In the past, ‘going home’ would mean a visit back to China but, these days, that would be coming back to Singapore. When I am overseas for too long these days, I will yearn to come back here.
— Feng Tianwei
Worn knees a weighty issue for Tianwei
GRIT: Feng was playing through the pain barrier at the Asian Games last year. - PHOTO: ACTION IMAGES
The journey towards a medal is always fuelled by hard training and discipline, and often pain as well.
In table tennnis star Feng Tianwei's case, pain was a major feature of her Incheon Asian Games campaign last year, when she clinched a joint-bronze in the women's singles, and was part of the women's team that finished joint-third.
Recalling her experience, the 28-year-old said: "After each match, my knees swelled up and I needed to ice them for about 15 minutes each time to get the swelling down.
"The cartilage in my knees are worn out and the doctors have said they won't grow back.
"I take injections to lubricate my knees at times, but it is still very difficult."
Her knees are no longer strong enough to withstand a hectic competition schedule and, with no long-term solution available, the world No. 4 decided to cut down her weight after the Asiad last year, even though it was "normal".
"The doctor didn't say I needed to lose weight, but I felt that I needed to do that because it would reduce the pressure on my knees," said the triple Olympic medallist.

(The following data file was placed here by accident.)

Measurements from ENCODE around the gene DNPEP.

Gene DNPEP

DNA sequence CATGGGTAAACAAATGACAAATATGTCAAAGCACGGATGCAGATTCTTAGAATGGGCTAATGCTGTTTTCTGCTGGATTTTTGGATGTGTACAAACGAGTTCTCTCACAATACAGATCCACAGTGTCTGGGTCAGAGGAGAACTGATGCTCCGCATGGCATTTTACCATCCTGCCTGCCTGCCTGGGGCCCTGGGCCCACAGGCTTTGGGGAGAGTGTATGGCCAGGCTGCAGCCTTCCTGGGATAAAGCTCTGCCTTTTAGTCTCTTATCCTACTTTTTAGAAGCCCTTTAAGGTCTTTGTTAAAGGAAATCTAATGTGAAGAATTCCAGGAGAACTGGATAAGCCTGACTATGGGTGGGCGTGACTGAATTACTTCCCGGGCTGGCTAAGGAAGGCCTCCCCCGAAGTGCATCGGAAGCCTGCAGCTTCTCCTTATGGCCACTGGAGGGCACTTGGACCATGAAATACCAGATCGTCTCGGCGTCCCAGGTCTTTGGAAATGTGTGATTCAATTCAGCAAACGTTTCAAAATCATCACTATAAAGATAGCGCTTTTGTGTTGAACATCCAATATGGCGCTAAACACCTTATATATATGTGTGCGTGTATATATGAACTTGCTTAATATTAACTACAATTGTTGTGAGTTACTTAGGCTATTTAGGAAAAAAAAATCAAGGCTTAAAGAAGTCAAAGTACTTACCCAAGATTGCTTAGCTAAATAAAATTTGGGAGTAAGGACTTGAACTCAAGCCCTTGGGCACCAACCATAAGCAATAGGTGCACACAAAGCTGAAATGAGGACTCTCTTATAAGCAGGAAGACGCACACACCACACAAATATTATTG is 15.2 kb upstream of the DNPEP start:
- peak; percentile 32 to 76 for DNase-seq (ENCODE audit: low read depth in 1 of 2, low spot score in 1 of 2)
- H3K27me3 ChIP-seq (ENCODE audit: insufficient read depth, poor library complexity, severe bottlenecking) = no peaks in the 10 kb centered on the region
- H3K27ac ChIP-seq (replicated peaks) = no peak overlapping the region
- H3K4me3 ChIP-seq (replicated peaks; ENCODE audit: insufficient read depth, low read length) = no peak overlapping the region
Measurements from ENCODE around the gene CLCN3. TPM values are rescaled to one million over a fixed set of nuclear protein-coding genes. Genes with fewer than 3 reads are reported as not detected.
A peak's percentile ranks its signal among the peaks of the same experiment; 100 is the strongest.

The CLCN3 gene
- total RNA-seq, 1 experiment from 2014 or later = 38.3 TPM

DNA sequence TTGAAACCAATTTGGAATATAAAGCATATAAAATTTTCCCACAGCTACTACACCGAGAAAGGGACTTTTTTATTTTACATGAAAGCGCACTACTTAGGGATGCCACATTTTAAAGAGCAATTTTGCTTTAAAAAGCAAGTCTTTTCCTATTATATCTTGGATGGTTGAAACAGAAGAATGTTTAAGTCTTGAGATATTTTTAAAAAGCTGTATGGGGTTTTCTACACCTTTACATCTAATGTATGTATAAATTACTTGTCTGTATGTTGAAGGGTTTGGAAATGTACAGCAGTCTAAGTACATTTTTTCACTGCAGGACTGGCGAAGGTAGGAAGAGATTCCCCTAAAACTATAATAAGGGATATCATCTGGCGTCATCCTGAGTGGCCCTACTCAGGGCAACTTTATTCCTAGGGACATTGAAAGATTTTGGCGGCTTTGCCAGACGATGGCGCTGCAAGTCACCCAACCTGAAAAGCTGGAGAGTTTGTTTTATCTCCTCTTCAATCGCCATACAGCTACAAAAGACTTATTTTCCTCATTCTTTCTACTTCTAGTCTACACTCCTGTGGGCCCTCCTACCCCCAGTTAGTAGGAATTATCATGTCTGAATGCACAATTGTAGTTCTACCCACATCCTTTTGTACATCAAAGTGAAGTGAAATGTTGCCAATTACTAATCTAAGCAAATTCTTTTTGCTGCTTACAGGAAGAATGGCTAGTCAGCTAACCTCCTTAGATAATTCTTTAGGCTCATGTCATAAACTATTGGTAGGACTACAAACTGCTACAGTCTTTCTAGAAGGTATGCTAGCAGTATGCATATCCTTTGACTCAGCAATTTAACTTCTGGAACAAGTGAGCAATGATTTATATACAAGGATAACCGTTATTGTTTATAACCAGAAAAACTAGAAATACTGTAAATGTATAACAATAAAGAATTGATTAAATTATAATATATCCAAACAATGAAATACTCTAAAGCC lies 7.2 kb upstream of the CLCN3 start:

She lost four to five kilogrammes over two months last year, subsisting on yoghurt and home-made salads, and cutting down on meat, as well as favourite dishes like hot pot.
"It was very difficult at first, there was one night where I dreamt that I ate 40 buns," she said. "Of course, losing weight is one thing, maintaining it another."
Name: Feng Tianwei
Born: Aug 31, 1986
Place of birth: Harbin, China
Highest world ranking: 2
- 2008: Team silver
- 2012: Singles and team bronze
- 2008: Team silver
- 2010: Team gold
- 2012: Team silver
- 2009: Team silver
- 2010: Team silver
- 2015: Singles gold
- 2010: Team silver
- 2014: Singles and team bronze
- 2010: Singles and team gold
- 2014: Singles, doubles and team gold
Days to go: 16
The Ferrari Owners' Club Singapore (FOCS) was formed in 1999 to bring together like-minded owners who share their passion for the prancing horse.
The FOCS family has grown in numbers and forged a strong bond throughout the years.
This year, the club celebrates its 16th anniversary and the nation's Jubilee by taking part in the countdown to the 28th SEA Games.
The number 16 was formed using 71 Ferrari race cars at the Marina Bay Floating Platform, against Singapore's iconic backdrop of the Marina Bay Sands and the financial district.
The closing ceremony will be held on June 16, when Singapore hands over the torch to 2017 hosts Malaysia.
Chief Artillery Officer Colonel Lawrence Lim (left) is the SEA Games Opening and Closing Ceremony's (OCC) chairman, and he will work with OCC creative director Beatrice Chia-Richmond (middle) and Singsoc executive committee chairman Lim Teck Yin to deliver a spectacular show.
A total of 40,000 Supporters' Medallions - which measure 6cm in diameter with a 7cm ribbon strap - will also be handed out at the closing ceremony.
- DAVID LEE